And, speaking ironically, perhaps once that satellite constellation is hovering over every deep Wilderness on the planet, the kids will go there because they know their screen will work, lift their head, open their eyes, and turn off their “devices” when that first rainbow trout rises or that first pale-grey granite cliff demands their caress.

  12. Lou Dawson 2 July 3rd, 2019 7:22 am

    Crazy Horse, no problem with the long comment. I’ll see about adding in your charts.

    Kristian, your comment borders on a personal attack. Adding density and “infill” are legit ways to solve housing problems while keeping the tax base high enough to run a town, any planner can tell you that. I’m not saying it’s my preferred solution, but please cut Crazy some slack.

    How about instead of attacking, you offer your own opinion about how we provide more housing in our mountain towns without basic ideas such as under-grounding parking and adding higher density buildings? For example, in my blog post I was alluding to how zoning, indeed, has created much of the problem. Perhaps you can find an example of where zoning has changed, or perhaps you could suggest specific changes?

    Or, perhaps places such as Boulder, Colorado and Jackson, Wyoming should be entirely regarded as cash cows for both government tax revenue and private enterprise, and the workers should live in satellite villages some distance away, connected by mass transit and well designed 4-lanes? I think the latter is actually a legit solution, that’s how we live, thirty miles from Aspen (though Aspen somehow manipulates the state highway department into weird highway designs that cause carbon-polluting time-wasting traffic jams just outside of town.)

    Lou

  13. Mike H July 3rd, 2019 7:39 am

    Technology changes life. Farmers probably hated the TV. As we moved away from farms for the big cities, through technology, we required less and less daily chores. Leaving more time to fill. My two kids spend a lot of time on their phones and iPads, but ijust because we did things different when we were kids, who are we to impose our views on them. They are happy. We spend several weeks a year in Brec. When we’re here the kids hardly use their media—because there is so much to do. Our home is Kansas City, much less to do there—more time to fill. I’d bet the kids that live in the mountains use less screen time.

  14. Jim Milstein July 3rd, 2019 9:09 am

    Books are, or rather used to be, every bit as engrossing as smart phones. People took them everywhere, even into battle, even into bed. They were revolutionary once but are no longer in first place. You will have to pry the iPhone out of my cold, dead fingers.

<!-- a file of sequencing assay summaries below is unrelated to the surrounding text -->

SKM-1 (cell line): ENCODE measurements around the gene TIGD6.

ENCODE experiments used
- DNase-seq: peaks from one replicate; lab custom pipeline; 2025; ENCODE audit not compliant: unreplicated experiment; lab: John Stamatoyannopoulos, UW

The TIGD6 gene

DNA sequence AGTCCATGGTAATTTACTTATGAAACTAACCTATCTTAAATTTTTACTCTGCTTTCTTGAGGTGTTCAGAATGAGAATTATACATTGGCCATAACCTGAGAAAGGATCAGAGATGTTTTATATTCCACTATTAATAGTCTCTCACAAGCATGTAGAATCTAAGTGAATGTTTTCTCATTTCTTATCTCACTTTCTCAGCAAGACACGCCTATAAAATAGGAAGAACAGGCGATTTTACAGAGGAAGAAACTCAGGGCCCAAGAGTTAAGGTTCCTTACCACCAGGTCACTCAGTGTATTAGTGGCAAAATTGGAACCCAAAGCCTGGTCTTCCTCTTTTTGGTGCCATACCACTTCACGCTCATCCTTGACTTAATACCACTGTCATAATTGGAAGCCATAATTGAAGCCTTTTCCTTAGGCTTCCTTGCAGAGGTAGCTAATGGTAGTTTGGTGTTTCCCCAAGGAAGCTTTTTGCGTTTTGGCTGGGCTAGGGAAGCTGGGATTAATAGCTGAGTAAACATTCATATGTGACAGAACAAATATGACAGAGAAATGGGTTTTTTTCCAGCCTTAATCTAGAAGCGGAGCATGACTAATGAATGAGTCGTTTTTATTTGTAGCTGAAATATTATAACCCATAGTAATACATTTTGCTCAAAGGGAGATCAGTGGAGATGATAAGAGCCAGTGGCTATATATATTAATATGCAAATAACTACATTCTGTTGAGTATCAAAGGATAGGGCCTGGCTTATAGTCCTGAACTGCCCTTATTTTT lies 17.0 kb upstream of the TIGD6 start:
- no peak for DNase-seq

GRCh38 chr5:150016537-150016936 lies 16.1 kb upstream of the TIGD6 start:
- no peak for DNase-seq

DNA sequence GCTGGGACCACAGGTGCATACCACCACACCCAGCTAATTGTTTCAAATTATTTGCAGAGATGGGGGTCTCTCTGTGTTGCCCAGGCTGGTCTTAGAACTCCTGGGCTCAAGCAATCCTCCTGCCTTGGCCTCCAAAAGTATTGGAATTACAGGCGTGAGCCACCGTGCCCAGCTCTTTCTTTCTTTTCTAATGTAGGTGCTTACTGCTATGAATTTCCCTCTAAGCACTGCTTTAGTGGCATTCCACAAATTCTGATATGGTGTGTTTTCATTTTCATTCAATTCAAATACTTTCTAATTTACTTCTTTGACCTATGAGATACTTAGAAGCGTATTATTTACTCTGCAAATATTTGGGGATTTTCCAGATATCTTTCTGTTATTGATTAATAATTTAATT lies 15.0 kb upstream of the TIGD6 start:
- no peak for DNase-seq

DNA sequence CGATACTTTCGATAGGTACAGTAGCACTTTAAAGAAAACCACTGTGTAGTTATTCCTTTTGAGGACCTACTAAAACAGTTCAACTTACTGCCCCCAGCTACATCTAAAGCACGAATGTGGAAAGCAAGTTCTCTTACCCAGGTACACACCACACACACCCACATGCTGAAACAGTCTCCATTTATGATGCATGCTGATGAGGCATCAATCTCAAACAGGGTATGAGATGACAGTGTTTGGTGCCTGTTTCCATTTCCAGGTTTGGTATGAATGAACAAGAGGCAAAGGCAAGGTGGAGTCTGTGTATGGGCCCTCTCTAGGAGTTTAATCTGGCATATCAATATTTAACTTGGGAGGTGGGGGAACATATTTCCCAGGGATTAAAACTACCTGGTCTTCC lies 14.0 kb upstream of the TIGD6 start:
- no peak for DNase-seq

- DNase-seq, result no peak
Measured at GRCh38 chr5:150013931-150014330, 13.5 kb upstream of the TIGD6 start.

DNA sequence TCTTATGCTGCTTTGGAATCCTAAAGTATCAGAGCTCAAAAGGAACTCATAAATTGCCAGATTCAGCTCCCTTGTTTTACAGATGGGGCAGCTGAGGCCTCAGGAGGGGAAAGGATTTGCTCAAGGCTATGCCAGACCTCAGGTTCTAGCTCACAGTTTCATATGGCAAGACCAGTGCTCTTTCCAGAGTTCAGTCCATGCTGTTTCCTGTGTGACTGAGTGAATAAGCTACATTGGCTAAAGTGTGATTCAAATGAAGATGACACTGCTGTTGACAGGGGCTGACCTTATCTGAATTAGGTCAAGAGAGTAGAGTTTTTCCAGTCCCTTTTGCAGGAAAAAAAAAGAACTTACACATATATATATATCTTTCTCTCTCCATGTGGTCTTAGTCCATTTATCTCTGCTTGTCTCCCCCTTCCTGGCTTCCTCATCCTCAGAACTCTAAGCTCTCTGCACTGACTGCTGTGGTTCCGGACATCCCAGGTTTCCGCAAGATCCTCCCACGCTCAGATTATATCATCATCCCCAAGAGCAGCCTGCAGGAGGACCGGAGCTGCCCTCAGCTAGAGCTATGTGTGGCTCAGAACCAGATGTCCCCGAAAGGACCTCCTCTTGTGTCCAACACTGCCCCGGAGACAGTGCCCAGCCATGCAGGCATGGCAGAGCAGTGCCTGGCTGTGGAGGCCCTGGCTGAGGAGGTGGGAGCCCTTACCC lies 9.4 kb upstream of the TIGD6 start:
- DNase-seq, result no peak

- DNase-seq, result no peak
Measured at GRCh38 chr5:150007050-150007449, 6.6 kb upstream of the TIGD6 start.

When I was a wee lad studying computer science back in the age of punched cards and fanfold paper I finally gained insight into gambling and its addictive allure. You invested resources into laboriously writing or revising a program, then submitted it to a great and terrible machine which judged it and and noisily returned a pile of fanfold paper usually showing that you lost. Every once in a while you won! Whoopee! The similarity to a slot machine could not be missed.

  15. Other Aaron July 3rd, 2019 10:00 am

    I was definitely told off in middle school (early 2000s) for reading in class too much. and reading too far ahead of class (To Kill a Mockingbird, Good book). This was in English Class

  16. Aaron Mattix July 5th, 2019 10:35 pm

    Numbers are a much more important metric than type of users when defining the Wilderness experience. I have frequently experienced “Wilderness” quality solitude riding my mountain bike in OHV areas; likewise more than a handful of my experiences in officially designated “Wilderness” have been more reminiscent of waiting in line at the DMV (minus the flourscent lights).

    The distinction of whether or not “Wilderness” users are mechanized or not seems like straining a gnat while swallowing a camel in regards to the digital era. I used to be so proud of my “Kill Your TV” bumper sticker until I realized how much time I was spending staring at my phone…

  17. Lou Dawson 2 July 6th, 2019 8:31 am

    Aaron, good point. I’ve had some times doing nothing more than driving our Jeep that were just fine as “wilderness” experiences. And I’ll say it so this doesn’t become a debate, motorized “sphere of influence” for one person is a zillion times larger than non-motorized. Hence, legal wilderness should for the most part stay non-motorized. What’s my little “for the most part” qualifier? IMHO they should allow tools such as chain saws for trail upkeep. Lou

  18. Aaron Mattix July 6th, 2019 9:19 am

    Lou, I definitely agree the motorized “sphere of influence” is at least a million times larger ;).

    The trail project I’m currently working on faces enormous logistical challenges because of its Wilderness status. The alignment passes through a region of pine beetle blow down stacked head high. Current estimate is that approximately 7000 blown down trees will have to be cleared in order to open the corridor for trailbuilding. All of it will have to be with handsaws. Fortunately I’m working on the section outside of the Wilderness boundary…